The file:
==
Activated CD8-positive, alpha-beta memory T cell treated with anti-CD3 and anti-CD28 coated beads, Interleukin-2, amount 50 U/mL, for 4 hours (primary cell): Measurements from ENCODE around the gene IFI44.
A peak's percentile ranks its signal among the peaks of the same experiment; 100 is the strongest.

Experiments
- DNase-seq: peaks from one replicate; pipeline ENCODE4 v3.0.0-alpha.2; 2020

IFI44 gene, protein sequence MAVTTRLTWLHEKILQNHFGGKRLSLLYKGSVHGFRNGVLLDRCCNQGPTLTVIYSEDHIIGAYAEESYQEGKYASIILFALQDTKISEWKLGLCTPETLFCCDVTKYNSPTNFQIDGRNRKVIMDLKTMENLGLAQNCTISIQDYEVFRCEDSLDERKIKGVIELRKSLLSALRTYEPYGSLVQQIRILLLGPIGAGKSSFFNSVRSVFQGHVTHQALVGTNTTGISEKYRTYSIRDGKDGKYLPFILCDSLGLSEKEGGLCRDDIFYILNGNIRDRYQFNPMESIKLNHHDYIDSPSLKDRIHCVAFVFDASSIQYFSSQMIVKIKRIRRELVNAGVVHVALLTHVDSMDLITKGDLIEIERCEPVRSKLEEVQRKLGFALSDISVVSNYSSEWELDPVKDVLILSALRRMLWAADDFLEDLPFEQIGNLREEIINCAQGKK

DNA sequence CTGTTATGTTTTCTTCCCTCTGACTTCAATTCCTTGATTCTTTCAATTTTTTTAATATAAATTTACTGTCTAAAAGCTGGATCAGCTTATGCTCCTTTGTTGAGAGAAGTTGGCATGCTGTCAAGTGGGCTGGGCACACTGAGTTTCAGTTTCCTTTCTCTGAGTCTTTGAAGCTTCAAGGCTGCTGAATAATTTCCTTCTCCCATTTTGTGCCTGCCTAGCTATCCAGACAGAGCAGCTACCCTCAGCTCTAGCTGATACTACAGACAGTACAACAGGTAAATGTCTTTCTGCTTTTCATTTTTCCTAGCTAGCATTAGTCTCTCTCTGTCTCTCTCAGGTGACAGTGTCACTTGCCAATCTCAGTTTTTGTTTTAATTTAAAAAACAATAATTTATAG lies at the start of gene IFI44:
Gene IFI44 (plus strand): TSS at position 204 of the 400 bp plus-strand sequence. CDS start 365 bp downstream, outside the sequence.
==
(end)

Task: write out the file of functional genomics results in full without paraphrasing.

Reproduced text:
Activated CD8-positive, alpha-beta memory T cell treated with anti-CD3 and anti-CD28 coated beads, Interleukin-2, amount 50 U/mL, for 4 hours (primary cell): Measurements from ENCODE around the gene IFI44.
A peak's percentile ranks its signal among the peaks of the same experiment; 100 is the strongest.

Experiments
- DNase-seq: peaks from one replicate; pipeline ENCODE4 v3.0.0-alpha.2; 2020

IFI44 gene, protein sequence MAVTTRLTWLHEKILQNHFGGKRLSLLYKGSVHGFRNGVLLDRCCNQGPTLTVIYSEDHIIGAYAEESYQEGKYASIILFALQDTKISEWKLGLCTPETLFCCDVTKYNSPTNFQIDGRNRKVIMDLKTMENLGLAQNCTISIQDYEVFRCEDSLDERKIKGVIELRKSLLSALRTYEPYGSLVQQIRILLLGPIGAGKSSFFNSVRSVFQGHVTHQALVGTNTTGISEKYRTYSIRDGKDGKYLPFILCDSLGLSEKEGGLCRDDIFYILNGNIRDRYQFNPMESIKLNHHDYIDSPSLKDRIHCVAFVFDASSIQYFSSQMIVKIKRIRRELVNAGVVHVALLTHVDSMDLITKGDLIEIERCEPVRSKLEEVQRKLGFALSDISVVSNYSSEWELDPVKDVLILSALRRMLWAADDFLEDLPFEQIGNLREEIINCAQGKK

DNA sequence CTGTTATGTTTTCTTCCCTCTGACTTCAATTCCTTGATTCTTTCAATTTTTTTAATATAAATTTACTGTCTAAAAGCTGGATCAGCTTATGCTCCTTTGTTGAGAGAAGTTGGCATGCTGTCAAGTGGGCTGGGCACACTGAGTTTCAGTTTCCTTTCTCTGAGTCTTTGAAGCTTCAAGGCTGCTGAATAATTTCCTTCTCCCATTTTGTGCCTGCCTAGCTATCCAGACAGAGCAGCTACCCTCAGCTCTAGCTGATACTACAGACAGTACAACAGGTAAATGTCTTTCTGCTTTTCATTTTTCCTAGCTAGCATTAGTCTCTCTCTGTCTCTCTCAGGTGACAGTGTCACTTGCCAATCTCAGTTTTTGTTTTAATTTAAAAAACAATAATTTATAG lies at the start of gene IFI44:
Gene IFI44 (plus strand): TSS at position 204 of the 400 bp plus-strand sequence. CDS start 365 bp downstream, outside the sequence.